Blue route is a small diversion we took to avoid some of walking on main road
Correction to diversion om map below

Blue route shows our diversion from Nick Burton's route



9 comments:

bowlandclimber said...

Making progress.
A different set of pictures.

bowlandclimber said...

PS Your diversion route on the map should have been the footpath to the west from Crosses Farm.
Picking nits.

Sir Hugh said...

BC - we have certainly travelled through a wide variety of terrain so far. Thanks for the correction - update posted.

Gayle said...

What led you to take an alternative route to the north of Windermere? A specific problem with the defined route or just preferred something different?

Sir Hugh said...

gayle - I'm not sure exactly apart from logic and avoidance of walking on sections of busy thoroughfares and main roads.

gimmer said...

From the main Kirkstone pass road, the valley up from Troutbeck over to Hartsop has a very grand appearance and always surprises me with its beetling depths and 'vast' distances - seems hardly Lakeland, more Alpine - although I'm sure it must be popular, I've never heard anyone speak of walking it.
I've been through that 'hidden' country above the Windermere road, across and down to Troutbeck, a few times recently - as you say, charming and almost untouched: tiny ancient settlements and mysterious rambling 'great houses' hidden in woods and deep folds of the land - and it misses all the traffic going along the main road. Coupled with the views across to the Langdales and the central fells are - quite startling - so close and dramatic compared with the dullness of low level Windermere - rewards indeed, tinged with reminiscence and longing.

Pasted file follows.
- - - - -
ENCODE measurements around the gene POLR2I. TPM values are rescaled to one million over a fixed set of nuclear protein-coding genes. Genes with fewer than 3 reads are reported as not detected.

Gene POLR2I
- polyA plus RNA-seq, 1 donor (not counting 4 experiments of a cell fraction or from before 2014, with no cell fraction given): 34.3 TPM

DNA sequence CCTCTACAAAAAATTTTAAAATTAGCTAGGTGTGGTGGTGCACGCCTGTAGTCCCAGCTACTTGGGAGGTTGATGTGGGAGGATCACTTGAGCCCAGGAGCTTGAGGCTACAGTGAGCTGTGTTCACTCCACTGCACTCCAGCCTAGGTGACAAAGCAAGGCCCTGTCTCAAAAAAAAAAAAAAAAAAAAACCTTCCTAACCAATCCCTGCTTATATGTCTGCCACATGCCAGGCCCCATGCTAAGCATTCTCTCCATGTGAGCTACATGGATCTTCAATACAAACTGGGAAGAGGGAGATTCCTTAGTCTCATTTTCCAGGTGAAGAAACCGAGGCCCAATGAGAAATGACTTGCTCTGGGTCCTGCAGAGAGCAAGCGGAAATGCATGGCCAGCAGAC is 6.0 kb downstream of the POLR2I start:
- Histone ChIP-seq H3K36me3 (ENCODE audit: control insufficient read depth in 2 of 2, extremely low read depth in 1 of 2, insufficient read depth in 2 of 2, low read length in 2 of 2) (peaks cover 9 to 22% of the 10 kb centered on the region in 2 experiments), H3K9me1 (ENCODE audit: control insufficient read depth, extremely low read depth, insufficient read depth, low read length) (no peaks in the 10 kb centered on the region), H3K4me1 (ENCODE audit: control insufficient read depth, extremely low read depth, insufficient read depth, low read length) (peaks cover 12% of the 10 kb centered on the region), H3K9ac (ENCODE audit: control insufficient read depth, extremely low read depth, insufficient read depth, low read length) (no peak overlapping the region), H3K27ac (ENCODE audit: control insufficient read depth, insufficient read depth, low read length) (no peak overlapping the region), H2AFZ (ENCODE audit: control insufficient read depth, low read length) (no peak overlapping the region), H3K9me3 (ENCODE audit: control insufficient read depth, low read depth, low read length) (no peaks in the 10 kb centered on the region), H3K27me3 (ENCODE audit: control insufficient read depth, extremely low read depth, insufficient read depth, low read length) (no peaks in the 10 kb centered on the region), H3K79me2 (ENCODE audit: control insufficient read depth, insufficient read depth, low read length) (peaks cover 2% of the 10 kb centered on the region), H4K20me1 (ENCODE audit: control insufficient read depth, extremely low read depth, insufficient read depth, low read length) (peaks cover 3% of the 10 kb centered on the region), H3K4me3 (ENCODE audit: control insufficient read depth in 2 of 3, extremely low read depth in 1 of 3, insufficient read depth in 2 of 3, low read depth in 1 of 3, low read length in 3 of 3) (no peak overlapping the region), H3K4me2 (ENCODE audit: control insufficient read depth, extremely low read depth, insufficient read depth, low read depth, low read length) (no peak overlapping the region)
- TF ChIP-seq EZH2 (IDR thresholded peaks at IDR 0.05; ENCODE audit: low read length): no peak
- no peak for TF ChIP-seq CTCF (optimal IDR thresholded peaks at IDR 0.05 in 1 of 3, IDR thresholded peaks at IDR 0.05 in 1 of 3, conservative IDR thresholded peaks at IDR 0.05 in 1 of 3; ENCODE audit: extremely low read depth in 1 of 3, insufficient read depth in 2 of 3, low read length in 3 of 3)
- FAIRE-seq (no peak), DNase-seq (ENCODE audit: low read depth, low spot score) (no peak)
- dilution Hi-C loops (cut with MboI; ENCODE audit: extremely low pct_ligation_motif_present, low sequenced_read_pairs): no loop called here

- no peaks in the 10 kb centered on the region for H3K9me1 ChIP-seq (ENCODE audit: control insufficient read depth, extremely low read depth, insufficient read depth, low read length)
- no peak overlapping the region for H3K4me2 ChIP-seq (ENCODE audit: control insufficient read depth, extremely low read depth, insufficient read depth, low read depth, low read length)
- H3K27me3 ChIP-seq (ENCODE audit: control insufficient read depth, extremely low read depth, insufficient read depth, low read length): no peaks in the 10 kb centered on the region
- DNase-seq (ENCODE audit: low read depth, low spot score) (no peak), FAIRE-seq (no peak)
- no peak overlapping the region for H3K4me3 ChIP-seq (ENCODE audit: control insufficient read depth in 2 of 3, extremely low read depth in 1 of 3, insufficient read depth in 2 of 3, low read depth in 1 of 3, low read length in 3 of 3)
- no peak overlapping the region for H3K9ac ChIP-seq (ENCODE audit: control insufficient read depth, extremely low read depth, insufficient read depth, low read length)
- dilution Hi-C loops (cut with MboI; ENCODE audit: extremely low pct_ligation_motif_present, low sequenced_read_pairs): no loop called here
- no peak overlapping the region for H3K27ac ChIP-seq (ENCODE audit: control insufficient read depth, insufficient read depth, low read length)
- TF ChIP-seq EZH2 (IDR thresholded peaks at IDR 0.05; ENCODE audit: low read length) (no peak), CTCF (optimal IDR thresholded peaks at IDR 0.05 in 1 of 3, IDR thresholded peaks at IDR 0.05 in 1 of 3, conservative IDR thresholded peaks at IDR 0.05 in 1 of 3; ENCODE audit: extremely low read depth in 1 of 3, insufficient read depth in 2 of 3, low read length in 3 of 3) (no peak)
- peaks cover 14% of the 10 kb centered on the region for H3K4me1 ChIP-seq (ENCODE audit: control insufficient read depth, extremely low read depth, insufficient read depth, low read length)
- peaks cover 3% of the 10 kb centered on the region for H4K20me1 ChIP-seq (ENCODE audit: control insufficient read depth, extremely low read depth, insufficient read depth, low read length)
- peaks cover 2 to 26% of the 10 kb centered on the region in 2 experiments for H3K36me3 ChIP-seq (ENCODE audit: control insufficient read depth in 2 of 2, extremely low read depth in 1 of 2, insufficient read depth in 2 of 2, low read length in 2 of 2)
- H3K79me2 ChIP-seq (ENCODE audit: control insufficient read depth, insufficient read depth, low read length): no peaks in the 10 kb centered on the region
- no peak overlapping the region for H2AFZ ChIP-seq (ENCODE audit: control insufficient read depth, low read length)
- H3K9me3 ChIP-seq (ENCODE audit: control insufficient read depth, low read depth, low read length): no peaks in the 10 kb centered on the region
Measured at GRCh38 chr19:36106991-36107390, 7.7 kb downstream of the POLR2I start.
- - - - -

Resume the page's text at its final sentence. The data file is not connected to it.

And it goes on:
I hope good weather blesses this 'coda' of your expedition.

Sir Hugh said...

gimmer - I have walked up there once to Thornthwaite Beacon. A friend had an enquiry from a chap who wanted someone to walk with and he was passed on to me. We walked up there but I have no memory of the route after Thornthwaite, nor of the chap I walked with, suffice to say I never saw him again - I'm not sure who that was down to.

Hardly a coda by the way. We still have a significant proportion of the route to complete involving several more outings and all over hills not to be taken lightly. We are probably starting the third movement of a four movement opus.

gimmer said...

Well, it won't be 'the ninth' now - for me anyway - one used to enjoy the fourth movement but the almost fascist fervour of the EU 'anthem' usage has ruined it for me.
I always imagine climbing the Peuterey ridge when hearing the fourth movement of the Fifth - I know one is not 'supposed' to be too programmatic but as B himself made the imagery of the Pastoral specific, as did others, in e.g. Fingal's cave, I cannot see why one should not associate one's own imagery with particular music . . . not keen on 'war' music though, so your 'favourite' soviet composer is not really in my bag.

Sir Hugh said...

gimmer - I think there is no reason whatever to avoid having one's own interpretation of any work of art. Once the artist (in the broadest sense) has put his work into the public domain he has no further rights over its interpretation other than his/her own.

I shall continue to enjoy S's widely varied music which was not all written to avoid the wrath of "the powers that be" and even if it was it had interesting subtleties which actually criticised (according to respected biographers.)